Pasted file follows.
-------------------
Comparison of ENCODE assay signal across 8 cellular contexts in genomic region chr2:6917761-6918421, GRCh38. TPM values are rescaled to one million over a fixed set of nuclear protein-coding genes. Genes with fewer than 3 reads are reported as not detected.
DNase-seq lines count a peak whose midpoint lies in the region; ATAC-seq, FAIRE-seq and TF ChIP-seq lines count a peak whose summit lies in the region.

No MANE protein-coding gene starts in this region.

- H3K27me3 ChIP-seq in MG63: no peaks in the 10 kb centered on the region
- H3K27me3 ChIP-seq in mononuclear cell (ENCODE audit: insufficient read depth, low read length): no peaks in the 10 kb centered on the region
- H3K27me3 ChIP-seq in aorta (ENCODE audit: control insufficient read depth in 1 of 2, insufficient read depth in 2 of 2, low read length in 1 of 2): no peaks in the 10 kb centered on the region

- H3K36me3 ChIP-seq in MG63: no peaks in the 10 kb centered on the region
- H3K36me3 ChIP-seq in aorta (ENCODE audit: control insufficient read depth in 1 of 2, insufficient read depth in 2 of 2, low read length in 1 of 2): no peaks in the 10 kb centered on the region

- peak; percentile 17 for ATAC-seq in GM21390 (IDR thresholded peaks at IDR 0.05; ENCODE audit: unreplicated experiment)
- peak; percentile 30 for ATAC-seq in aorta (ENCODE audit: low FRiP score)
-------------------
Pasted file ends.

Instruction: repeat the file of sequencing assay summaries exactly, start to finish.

Comparison of ENCODE assay signal across 8 cellular contexts in genomic region chr2:6917761-6918421, GRCh38. TPM values are rescaled to one million over a fixed set of nuclear protein-coding genes. Genes with fewer than 3 reads are reported as not detected.
DNase-seq lines count a peak whose midpoint lies in the region; ATAC-seq, FAIRE-seq and TF ChIP-seq lines count a peak whose summit lies in the region.

No MANE protein-coding gene starts in this region.

- H3K27me3 ChIP-seq in MG63: no peaks in the 10 kb centered on the region
- H3K27me3 ChIP-seq in mononuclear cell (ENCODE audit: insufficient read depth, low read length): no peaks in the 10 kb centered on the region
- H3K27me3 ChIP-seq in aorta (ENCODE audit: control insufficient read depth in 1 of 2, insufficient read depth in 2 of 2, low read length in 1 of 2): no peaks in the 10 kb centered on the region

- H3K36me3 ChIP-seq in MG63: no peaks in the 10 kb centered on the region
- H3K36me3 ChIP-seq in aorta (ENCODE audit: control insufficient read depth in 1 of 2, insufficient read depth in 2 of 2, low read length in 1 of 2): no peaks in the 10 kb centered on the region

- peak; percentile 17 for ATAC-seq in GM21390 (IDR thresholded peaks at IDR 0.05; ENCODE audit: unreplicated experiment)
- peak; percentile 30 for ATAC-seq in aorta (ENCODE audit: low FRiP score)